Seven of Ibaka's field goals came with the margin standing at seven points or less, and six of his baskets were from 15 feet and beyond.
Marv Albert and Reggie Miller grew more mesmerized by the minute while calling the game for TNT, Albert putting emphasis on each syllable Serge Ibaka's name as only he can.
Most impressive was how Ibaka scooted to perfection.
He set screens, he moved without the ball, he flashed to the passer with fluid cuts and he floated into open spaces. On each trip, Ibaka made sure he was ready to receive a pass, keeping his hands high above his waist and his feet set when positioned to catch and shoot.
Ibaka shockingly doesn't consider that June night as his best offensive performance. He didn't name another that tops his list. The only other that comes close is Nov. 15, 2010, when Ibaka scored regular season career high 22 points at Utah, making nine of 13 shots.
“The good thing about it,” Ibaka said, “is it was the right moment, a moment where my team needed it; a big moment, a conference final.”
In typical Thunder fashion, no one is blowing the performance out of proportion. While still amazed at what Ibaka did that night, everyone who witnessed it is quick to point out that it was just one game.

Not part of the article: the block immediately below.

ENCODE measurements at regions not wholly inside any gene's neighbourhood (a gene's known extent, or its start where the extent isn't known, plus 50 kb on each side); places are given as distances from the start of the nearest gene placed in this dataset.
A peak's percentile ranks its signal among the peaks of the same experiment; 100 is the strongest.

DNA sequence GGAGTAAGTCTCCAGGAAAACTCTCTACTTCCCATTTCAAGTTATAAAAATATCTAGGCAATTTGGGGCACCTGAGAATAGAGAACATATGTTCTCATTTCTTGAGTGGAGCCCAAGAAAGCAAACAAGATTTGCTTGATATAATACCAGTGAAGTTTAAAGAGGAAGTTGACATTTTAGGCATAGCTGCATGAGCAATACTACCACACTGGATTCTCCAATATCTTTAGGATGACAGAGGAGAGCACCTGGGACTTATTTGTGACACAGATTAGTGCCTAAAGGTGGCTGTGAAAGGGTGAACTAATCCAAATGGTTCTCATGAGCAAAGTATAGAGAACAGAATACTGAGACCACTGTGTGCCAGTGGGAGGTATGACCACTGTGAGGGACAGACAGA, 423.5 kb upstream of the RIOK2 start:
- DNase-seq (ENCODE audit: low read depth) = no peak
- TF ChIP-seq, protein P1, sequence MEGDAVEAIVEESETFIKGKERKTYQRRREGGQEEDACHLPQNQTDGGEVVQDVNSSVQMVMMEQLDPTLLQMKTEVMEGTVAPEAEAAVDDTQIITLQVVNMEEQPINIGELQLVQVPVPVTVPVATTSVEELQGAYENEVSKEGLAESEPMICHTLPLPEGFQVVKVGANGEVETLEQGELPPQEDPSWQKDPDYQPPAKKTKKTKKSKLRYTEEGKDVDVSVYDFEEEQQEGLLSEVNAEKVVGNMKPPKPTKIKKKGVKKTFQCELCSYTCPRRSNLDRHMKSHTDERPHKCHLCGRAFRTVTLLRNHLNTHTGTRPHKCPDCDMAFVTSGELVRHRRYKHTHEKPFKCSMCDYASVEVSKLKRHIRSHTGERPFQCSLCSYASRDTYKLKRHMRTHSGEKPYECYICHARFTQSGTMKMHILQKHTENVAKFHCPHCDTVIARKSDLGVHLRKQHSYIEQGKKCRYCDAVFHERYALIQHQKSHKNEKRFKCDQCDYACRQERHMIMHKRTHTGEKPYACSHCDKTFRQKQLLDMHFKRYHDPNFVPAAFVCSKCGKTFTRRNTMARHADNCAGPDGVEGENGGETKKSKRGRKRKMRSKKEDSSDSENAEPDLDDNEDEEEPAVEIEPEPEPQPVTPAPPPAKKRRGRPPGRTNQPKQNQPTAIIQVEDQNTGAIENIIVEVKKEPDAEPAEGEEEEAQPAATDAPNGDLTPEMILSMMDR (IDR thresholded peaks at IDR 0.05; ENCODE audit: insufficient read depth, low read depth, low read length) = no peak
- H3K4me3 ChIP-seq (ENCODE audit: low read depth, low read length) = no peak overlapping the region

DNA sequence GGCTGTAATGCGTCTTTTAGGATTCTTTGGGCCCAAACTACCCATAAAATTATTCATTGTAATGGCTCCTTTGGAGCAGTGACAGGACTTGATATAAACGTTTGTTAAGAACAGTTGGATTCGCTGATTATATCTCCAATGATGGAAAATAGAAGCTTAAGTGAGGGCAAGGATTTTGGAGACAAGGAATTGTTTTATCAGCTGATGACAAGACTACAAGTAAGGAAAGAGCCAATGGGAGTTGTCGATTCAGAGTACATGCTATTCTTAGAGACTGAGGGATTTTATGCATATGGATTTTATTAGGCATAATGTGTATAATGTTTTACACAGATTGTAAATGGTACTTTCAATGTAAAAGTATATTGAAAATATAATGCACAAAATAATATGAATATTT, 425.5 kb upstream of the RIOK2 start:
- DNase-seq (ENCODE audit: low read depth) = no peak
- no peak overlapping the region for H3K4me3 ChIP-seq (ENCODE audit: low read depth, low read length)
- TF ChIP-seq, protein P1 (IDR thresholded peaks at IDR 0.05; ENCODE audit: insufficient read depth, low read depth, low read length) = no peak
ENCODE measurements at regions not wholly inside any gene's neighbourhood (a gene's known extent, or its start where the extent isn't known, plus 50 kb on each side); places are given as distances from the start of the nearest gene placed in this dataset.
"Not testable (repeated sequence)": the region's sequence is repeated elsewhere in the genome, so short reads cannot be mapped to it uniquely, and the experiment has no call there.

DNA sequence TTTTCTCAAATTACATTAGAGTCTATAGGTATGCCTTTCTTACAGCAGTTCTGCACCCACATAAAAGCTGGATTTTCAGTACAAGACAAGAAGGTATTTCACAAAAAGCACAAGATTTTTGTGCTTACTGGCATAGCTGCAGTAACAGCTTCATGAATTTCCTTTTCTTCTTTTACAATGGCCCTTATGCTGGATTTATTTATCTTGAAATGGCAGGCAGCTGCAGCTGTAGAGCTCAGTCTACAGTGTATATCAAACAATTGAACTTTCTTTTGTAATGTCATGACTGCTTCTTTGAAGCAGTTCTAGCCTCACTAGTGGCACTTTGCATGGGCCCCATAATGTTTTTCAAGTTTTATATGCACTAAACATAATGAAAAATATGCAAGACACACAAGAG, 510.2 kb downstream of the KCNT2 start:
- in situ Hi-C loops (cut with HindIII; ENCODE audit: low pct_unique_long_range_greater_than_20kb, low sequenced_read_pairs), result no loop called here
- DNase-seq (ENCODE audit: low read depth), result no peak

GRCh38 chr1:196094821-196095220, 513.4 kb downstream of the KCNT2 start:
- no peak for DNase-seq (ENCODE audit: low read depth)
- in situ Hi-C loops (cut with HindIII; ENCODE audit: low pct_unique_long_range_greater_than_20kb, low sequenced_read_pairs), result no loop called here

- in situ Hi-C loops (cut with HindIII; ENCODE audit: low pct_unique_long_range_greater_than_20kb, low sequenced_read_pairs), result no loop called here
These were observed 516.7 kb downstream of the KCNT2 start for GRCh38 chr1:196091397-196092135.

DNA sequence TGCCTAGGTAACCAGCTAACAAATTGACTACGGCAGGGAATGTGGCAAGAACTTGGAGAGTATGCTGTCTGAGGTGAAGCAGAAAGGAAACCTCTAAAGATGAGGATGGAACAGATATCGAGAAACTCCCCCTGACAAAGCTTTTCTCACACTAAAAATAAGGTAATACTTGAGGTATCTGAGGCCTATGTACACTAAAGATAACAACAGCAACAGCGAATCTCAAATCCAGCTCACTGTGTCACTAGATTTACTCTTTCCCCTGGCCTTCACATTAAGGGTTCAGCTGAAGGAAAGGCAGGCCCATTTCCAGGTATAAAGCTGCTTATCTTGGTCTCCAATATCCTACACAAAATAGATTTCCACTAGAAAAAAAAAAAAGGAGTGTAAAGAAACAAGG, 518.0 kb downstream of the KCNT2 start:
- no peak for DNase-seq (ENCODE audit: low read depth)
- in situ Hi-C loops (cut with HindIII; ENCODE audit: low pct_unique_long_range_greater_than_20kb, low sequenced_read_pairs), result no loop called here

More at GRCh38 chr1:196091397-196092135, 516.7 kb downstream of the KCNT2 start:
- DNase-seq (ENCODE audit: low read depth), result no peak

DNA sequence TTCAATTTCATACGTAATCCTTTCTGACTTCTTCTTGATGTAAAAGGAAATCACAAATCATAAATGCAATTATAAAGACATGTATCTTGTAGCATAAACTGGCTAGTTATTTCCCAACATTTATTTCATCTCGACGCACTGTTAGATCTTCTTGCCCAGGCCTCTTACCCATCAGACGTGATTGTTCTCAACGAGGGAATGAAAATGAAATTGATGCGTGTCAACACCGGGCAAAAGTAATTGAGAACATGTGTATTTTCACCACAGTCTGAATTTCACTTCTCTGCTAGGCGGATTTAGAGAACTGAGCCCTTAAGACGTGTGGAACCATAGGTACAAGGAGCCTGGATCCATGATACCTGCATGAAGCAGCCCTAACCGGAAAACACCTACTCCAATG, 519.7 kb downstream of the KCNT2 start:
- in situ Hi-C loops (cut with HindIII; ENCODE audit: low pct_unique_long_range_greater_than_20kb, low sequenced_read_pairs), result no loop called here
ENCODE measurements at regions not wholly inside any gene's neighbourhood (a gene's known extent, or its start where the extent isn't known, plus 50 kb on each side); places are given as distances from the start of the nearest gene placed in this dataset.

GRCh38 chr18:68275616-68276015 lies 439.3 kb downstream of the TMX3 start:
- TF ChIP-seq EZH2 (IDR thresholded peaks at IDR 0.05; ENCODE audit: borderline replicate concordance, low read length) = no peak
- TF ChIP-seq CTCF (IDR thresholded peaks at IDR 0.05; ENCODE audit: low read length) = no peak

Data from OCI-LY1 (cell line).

“I don't put a lot into it,” Brooks said. “I like to (judge) players (on) consistency. I'd rather have a player who's solid all year long instead of great games and bad games, great games and bad games.”
Ibaka strives for that same steadiness, which is why he's over that one magical night. He also knows his role as the fourth offensive option (at best) on the Thunder and understands that he rarely will get as many looks as he did in that Game 4.
“It's not going to happen every night,” Ibaka said. “The thing I can control is keep working hard and playing my game. When the time will come, it will come.”
But that's what made June 2 so special.
It was a moment when potential turned into production and when 41 minutes left everyone salivating over what exactly is in store for the future.
“To me the sky's the limit for Serge,” said Perkins. “I feel like all he's got to do is just continue to work and continue to try to get better.
“If he gets it in his mind that he wants to be one of the top power forwards in the league, it's not hard for him.”